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50 Cards in this Set

  • Front
  • Back
What is the definition of a manic episode?
characterized by at least one week of an abnormal and persistently elevated mood
What are symptoms of a manic episode?
• decreased need for sleep
• flight of ideas
• inflamed self-esteem
• increased hyperactivity or agitation
• pressured speech
• poor attention
Name and describe the two types of bipolar disease
• Bipolar I: presencve of manic episodes and usually includes major depressive disorders

• Bipolar II: presence of major depressive episodes and hypomanic episode (no psychotic episode & lower degree of impact on functioning)
What are some causes of bipolar disorder?
• changes in electrolytes and cell membrane theories (ex. decrease in Ca++)
• genetics
• neurotransmitters (ie. too much serotonin can block dopamine)
• neuroendocrine theory
• seasonal or environmental (ex. SAD-seasonal affective disorder)
What are the target symptoms of bipolar disorder that we want to affect?
• Mood (happy, friendly, easily distracted, increased mood)
• Cognitive and perceptual symptoms (hallucinations)
• Activity & behavior (risk takers, suicidal ideations, might hurt others)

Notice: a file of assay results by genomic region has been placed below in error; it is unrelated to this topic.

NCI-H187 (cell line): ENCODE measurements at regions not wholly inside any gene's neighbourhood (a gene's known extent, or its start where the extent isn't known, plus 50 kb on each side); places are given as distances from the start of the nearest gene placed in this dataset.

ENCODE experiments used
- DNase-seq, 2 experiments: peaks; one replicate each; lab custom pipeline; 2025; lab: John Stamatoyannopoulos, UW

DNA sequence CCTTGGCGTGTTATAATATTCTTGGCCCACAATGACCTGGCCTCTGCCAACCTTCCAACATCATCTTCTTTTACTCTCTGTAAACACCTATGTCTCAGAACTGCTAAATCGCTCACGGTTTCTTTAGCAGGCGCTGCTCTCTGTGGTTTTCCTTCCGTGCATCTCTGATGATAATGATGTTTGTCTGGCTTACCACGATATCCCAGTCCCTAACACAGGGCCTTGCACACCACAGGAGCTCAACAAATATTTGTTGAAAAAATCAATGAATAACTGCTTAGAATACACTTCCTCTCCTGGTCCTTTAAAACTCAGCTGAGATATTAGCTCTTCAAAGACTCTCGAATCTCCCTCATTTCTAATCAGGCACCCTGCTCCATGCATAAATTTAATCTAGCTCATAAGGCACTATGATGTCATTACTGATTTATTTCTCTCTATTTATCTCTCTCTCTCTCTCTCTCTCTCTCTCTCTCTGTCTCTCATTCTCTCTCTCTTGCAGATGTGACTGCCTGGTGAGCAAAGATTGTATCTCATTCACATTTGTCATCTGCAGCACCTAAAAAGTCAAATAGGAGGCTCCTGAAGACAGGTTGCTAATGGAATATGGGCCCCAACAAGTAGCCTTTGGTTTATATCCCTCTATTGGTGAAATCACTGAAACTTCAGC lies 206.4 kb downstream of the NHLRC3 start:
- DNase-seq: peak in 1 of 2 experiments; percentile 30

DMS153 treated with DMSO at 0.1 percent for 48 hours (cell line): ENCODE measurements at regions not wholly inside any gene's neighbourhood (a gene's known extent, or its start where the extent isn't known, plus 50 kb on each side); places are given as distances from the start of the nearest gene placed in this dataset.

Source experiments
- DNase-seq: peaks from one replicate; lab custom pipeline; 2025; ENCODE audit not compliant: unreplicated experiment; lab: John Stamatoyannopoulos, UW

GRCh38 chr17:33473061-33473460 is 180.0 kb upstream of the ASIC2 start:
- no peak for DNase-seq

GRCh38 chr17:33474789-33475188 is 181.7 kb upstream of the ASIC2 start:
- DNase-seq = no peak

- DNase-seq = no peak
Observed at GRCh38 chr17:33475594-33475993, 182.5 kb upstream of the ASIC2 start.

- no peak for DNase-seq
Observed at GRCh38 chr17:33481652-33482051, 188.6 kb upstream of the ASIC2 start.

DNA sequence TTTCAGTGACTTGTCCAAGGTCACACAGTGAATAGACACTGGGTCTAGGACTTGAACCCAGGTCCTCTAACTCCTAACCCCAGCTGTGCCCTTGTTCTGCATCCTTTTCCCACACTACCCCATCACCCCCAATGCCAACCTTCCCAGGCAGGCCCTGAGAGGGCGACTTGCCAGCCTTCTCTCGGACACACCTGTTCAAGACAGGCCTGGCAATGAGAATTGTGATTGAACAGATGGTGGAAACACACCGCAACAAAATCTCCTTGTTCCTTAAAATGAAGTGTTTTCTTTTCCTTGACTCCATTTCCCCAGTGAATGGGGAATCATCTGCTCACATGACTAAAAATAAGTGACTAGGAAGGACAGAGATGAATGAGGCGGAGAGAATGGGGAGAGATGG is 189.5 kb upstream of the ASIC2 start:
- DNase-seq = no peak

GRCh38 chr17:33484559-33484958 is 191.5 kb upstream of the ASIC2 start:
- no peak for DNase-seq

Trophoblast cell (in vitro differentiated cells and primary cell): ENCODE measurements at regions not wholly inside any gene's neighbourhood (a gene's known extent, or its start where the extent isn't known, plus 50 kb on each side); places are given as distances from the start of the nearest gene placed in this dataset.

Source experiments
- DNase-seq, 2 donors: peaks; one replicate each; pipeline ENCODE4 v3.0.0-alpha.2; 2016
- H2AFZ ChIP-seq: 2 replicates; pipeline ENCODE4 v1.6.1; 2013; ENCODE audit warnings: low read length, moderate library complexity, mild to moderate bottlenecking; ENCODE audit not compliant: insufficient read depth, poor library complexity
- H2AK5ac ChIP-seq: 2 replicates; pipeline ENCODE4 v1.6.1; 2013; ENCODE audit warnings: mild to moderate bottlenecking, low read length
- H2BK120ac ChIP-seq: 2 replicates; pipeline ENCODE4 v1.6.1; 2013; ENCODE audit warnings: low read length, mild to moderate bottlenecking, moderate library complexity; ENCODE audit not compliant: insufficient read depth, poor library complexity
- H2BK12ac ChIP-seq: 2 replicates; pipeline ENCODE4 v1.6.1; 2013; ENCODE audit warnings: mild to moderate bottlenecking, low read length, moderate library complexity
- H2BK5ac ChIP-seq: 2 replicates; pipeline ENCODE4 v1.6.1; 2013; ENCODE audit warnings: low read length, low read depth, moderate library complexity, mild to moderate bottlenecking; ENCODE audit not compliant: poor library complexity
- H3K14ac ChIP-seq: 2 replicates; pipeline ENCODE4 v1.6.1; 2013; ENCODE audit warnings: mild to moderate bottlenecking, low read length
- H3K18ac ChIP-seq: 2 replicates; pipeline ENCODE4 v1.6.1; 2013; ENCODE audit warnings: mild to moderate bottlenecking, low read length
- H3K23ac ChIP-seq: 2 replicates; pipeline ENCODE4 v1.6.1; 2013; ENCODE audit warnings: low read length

What is the MOA of Lithium?
• MOA is unknown
• presumed MOA: attenuation of dopamine function, facilitation of GABA function, & alteration of serotonin function
True/False: Lithium is an effective drug for a patient who with an acute period agitation and without a history of psychiatric disorder (bipolar).
• Lithium takes about 1-2 weeks to become effective. If the patient has no history of psychiatric disorder and was never on Lithium before, it would not be an effective agent in an acute setting.
• The correct answer is: false
What is the half-life of Lithium?
• 20-24 hrs
• should obtain a level 4-5 days after starting Lithium
What are the desired Lithium levels for acute mania and maintenance?
• Acute mania: 0.8-1.0 meq/L
• Maintenance: 0.8-1.2 meq/L
What is the inital dosing of Lithium?
1200-1800 mg/day (in divided doses)
What are lab levels that you want order when administering Lithium?
• Before starting: CBC, electrolytes, renal function, thyroid function tests, UA, EKG

• 4-5 days after initiating or after changing dose: monitor CBC and electrolytes
When are side effects from Lithium most common?
during initiating or changing doses
What are some Lithium side effects and what would you do to correct the side effect?
• CNS toxicity (agititation, confusion) » reduce dose